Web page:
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ROHM Develops a Novel VCSELED™ Infrared Light Source that Combines Features of VCSELs and LEDs

ROHM has established VCSELED™, a new infrared light source technology that encapsulates a VCSEL (Vertical Cavity Surface Emitting Laser) element in a resin optical diffusion material for laser light. ROHM is currently developing this technology for commercialization as a light source for improving vehicle Driver Monitoring Systems (DMS) and In-Cabin Monitoring Systems (IMS).

To further enhance automotive safety, driver monitoring systems are increasingly being installed in vehicles equipped with Advanced Driver Assistance Systems (ADAS) to detect drowsiness, sleepiness, and distracted driving. In Japan, the Ministry of Land, Infrastructure, Transport, and Tourism (MLIT) has created guidelines that define the design and functions of the system, and in the EU, there are plans to make installation mandatory in all new vehicles sold in Europe from July 2024 onwards. Automakers and suppliers are also developing in-vehicle monitoring systems to detect occupants other than the driver, and there is a growing awareness of the need for high-performance light sources that enable detection systems to function with greater precision.

In response, ROHM has developed VCSELED™ that achieves high-accuracy sensing. Minimal wavelength temperature variation combined with a wide emission beam angle make it ideal not only for in-vehicle monitoring systems, but also contribute to improving the accuracy and performance of inspection systems for robots and industrial equipment as well as spatial recognition and ranging systems.

VCSELED™ extends the beam (irradiation) angle similar to LEDs by combining a high-performance VCSEL element and light diffusion material to enable sensing over a wider area with higher accuracy than VCSELs. What’s more, the light emitting element and light diffuser are integrated into a compact package, contributing to smaller, thinner applications.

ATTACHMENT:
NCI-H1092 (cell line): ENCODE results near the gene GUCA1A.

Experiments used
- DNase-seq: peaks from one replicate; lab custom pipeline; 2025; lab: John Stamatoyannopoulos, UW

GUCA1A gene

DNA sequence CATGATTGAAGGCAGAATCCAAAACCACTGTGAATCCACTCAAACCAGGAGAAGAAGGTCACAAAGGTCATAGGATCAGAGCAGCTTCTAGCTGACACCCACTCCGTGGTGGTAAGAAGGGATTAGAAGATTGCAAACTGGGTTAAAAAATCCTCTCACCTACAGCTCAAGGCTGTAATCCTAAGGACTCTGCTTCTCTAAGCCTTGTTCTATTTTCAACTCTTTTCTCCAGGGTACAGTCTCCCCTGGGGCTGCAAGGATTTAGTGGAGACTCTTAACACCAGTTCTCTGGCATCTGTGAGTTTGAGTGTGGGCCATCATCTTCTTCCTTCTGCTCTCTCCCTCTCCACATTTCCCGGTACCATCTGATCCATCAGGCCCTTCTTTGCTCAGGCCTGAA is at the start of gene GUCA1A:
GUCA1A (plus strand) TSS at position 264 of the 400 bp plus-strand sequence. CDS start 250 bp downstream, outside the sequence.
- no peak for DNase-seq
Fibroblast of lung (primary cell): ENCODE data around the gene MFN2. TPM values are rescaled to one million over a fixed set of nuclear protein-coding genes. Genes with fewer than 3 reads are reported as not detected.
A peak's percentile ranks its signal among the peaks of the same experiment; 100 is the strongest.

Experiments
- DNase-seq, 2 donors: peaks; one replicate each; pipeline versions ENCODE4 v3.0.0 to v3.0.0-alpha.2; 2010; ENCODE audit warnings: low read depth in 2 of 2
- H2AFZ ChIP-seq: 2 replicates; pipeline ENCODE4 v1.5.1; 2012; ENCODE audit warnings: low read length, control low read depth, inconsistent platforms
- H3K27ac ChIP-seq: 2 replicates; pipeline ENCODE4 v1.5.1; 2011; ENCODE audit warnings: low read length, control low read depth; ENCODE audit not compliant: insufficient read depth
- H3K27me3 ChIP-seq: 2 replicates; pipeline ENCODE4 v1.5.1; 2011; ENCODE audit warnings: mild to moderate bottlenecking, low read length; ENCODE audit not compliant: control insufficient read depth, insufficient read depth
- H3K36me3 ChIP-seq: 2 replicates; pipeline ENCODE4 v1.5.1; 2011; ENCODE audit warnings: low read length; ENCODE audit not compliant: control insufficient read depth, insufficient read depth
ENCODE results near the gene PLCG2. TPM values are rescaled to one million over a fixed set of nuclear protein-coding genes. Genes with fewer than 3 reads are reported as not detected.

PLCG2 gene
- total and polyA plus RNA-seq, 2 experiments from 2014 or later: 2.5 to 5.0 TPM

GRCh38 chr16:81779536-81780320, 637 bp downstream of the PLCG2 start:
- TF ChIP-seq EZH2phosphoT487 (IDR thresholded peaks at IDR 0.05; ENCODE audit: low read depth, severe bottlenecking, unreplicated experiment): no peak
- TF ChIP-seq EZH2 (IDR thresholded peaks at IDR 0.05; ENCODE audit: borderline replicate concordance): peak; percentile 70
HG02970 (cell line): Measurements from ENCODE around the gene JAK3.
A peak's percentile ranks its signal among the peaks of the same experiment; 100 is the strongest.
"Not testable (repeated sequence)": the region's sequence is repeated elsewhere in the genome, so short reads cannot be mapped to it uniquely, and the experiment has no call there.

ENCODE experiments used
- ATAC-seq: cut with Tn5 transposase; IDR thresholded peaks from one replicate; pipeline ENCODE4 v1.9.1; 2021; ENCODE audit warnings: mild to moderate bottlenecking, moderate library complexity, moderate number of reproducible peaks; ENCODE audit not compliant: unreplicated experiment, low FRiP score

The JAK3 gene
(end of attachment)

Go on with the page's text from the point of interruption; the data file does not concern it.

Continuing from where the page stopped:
New VCSELED™ Light Source Technology Improves Monitoring System Performance and Accuracy

The VCSEL element used in VCSELED™ features a narrow emission wavelength bandwidth of 4nm, approximately one-seventh that of LEDs. This characteristic improves resolution performance on the receiving side while eliminating the red glow often associated with LEDs. At the same time, a wavelength temperature variation of 0.072nm/°C – less than one-fourth that of LEDs (0.3nm/°C) – allows for high-accuracy sensing unaffected by temperature changes. Furthermore, the response time when emitting light is 2ns, approx. 7.5 times faster than LEDs, contributing to higher performance in ToF (Time of Flight) applications that use infrared light to measure distance.

ROHM is working on commercializing VCSELED™ as a new technology brand for infrared light source components. Prototype samples is available for purchase now, with mass production samples for consumer scheduled for release in October 2024 and automotive use in 2025, respectively. To obtain samples, please contact a sales representative or visit the contact page on ROHM’s website. Going forward, we will continue to develop laser light source technology for in-vehicle monitoring and other systems.

Terminology

VCSEL
Short for Vertical Cavity Surface Emitting Laser. Although conventionally used for communication, it is increasingly being adopted in recent years as a light source for the optical block in sensing systems.
DMS
Stands for Driver Monitoring System. A safe driving assistance function that detects whether the driver can continue safe driving based on facial and eye movements and provides alerts via sounds and/or text to prevent accidents before they occur.
IMS(ICMS)
Abbreviation for In-Cabin Monitoring System. This system expands the detection range to include front and rear passenger seats, occupant recognition, and biometric sensing to improve safety and comfort.
Red Glow
When high power infrared LEDs are used in sensors and other devices, there is a possibility that wavelengths close to those of visible light will be emitted that can be detected by the human eye. In this case, the sensor appears slightly red, hence the term “red glow”.

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Wed. July 17th, 2024

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